Mine is a tool that I use to process videos of apps in action for my website. Occasionally it is used to watch a video. It's great for moving it around the kitchen while using a recipe video, or whatever, as you can stop and restart at each step. My grandson is 4 and uses it for stories and educational apps every day since he was 2. Everyone uses it for Facetime - It's something different to many but I have found it to be of the utmost quality :thumbs:
Gottahaveit? You betcha!
milliHelen: amount of beauty required to launch one ship.
I agree that it is not necessarily a "need" but more the "gotta have", LOL.
Be that as it may, it is definitely a tool to me in the fact that it is portable. I have brought it to take notes in place of toting my Macbook. I have a BT keyboard that converts to a netbook like experience. I am just as fine typing on the virtual keyboard, but when I am taking a several hour procession of notes, just from an ergonomic standpoint, I'll use the keyboard. The battery life is amazing. I use Docs to Go, sync to my laptop or desktop, and now have a copy of the document saved. If I ever get to go away again anytime soon, it will go with me for e-mail and surfing. It fits right into my purse.(I have a sectioned off purse and it slides right in). At night when I check my e-mail, my iPad is right in my nightstand, and I just take it out.
At work, I need the laptop for most things. I do however, bring my iPad to meetings and use it to bring up information to report, so actually it does help there, as I don't feel like bringing my laptop to it. A lot of my colleagues still bring things with pen and paper, and I don't like to.
So in my case, it's a darn good tool at both home and work. Oh, and I can also annotate work documents on it too without printing, like when a report is sent through e-mail. I highlight and notate what I need.
Like others have mentioned it's really a question of how you're going to use an iPad as far as if you're going to need one. I purchased a first-generation 64GB iPad about a month ago and have been using it daily ever since. This is in addition to two laptops, one of which serves as my desktop replacement(I haven't used a true desktop as a primary computer in nearly a decade). The iPad is less than half the weight and has twice the battery life of my ultraportable laptop, and it's very easy to use. Editing documents I've written on my other computers? No problem. Pulling up an event schedule at a convention I was at last weekend? No problem there, as well. Taking notes at said events? Worked out great. I can do about 75% of my general, everyday computer use on my iPad.Is it a perfect solution? No. There's definitely some deficiencies; the lack of a true file system is a bit of a bear to work around, for instance. But, if you can work around its limitations it's a great replacement for a netbook or other small laptop. While it doesn't do everything, I've been pleasantly surprised with how much I can actually get done on my iPad. It's a great device, but you'll have to have a clear mission in mind for what you want to use it for. I did, and for the role I wanted to work it into it's pretty much perfect.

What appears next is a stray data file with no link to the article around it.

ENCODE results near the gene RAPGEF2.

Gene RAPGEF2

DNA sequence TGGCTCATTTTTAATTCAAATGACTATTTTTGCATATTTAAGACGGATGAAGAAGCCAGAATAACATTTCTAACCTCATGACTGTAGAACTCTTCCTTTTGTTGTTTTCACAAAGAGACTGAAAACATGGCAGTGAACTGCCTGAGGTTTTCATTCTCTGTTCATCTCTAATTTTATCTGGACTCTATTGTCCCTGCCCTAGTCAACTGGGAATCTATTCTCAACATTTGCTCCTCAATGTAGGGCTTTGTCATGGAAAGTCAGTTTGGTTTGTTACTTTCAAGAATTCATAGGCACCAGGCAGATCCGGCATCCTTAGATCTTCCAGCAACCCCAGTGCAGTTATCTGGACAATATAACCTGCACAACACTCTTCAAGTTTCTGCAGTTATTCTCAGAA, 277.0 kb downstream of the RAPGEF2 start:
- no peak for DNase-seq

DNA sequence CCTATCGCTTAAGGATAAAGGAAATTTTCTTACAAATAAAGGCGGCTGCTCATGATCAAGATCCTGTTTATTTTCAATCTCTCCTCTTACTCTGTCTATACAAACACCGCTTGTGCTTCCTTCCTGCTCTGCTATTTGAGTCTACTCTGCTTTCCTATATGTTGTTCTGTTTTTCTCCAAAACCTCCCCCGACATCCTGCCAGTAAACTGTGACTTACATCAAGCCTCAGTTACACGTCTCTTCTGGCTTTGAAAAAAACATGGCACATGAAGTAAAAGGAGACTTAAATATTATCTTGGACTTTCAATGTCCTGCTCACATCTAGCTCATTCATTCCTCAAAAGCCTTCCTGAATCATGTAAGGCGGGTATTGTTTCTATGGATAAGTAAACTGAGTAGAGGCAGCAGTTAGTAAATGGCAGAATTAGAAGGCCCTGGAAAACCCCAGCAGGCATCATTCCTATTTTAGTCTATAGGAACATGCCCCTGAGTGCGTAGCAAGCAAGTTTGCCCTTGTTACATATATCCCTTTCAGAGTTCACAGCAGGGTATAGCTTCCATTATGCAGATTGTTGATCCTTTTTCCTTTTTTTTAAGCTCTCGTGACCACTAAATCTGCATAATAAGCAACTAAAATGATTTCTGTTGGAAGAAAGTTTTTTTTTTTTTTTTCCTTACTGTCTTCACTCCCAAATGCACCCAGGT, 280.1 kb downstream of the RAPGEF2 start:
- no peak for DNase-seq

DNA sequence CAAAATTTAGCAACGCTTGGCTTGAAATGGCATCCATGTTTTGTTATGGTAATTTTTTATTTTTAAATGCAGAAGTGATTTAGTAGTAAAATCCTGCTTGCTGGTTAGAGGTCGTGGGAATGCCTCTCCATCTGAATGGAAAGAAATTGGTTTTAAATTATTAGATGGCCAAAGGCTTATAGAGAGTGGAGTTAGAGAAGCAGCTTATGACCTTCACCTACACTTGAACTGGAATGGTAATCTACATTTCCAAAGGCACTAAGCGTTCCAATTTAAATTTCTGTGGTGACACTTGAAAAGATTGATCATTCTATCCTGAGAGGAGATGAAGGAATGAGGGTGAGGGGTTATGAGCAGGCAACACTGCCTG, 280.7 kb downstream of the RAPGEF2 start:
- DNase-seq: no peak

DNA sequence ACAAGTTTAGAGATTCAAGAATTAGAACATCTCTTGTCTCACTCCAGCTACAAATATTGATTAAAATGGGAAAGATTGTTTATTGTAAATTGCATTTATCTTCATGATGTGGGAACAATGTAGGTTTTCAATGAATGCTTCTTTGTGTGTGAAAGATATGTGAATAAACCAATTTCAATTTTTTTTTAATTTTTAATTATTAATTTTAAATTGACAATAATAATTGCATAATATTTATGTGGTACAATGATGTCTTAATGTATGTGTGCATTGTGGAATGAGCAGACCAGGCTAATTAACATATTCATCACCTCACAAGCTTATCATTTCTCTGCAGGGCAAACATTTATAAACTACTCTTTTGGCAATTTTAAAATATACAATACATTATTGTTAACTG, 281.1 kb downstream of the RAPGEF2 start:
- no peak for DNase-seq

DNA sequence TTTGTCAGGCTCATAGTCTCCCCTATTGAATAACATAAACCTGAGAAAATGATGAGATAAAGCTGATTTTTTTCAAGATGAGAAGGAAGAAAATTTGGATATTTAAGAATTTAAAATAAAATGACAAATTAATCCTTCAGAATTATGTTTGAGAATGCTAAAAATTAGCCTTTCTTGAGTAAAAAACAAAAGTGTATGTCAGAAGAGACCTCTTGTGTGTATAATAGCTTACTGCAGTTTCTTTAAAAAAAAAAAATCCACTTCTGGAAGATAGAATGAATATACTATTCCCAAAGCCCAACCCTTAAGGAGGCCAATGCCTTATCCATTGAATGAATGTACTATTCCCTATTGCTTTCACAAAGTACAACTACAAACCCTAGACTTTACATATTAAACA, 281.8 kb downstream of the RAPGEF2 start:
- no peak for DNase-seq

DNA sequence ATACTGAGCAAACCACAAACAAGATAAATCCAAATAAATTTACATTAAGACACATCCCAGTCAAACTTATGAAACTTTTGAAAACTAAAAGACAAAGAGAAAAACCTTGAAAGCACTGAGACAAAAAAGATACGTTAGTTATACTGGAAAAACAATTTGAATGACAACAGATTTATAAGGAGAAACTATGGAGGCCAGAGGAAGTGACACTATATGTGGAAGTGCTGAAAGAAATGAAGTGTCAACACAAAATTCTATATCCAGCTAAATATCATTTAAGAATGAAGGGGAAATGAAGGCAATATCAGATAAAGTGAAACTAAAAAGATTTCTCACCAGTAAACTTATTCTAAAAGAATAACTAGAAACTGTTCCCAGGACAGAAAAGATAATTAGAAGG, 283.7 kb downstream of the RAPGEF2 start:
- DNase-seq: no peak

i think you need to watch apple channel at youtube
Apple - YouTube
watch videos about ipad, and decide yourself
No...You don't NEED one...Nobody does...
Originally Posted by ivil
Just do what you want
Hmm.... I like to draw and there's lots of fun drawing apps on my iPad I can use
In general, I used to think that I could do everything on a laptop that I could do on an iPad. The advantage of the iPad lies purely in the form factor: portability, ease of use. While I can read a book with a MacBook air, I find it more convenient on an iPad. While I could read sheet music on a MacBook, I find it more convenient on an iPad. While I could use a laptop on an airplane, I found the iPad more convenient. While my MacBook air is light and portable, the iPad is even more so.
More recently, however, I continue to explore apps that allow me to do things on the iPad that I CANNOT do on the MacBook. These apps are generally related to remote control of other devices such TVs and other computer programs. While I am not yet happy with the TV remote apps to use one regurarly, I do use apps to remotely control ProPresentor, keynote, and powerpoint. These apps, in my mind, give the iPad (or, more generically, a tablet) a unique capability, I started to realize.
Of course, whether one values these features enought to spend $500 or more is a question that only can be answered by each person.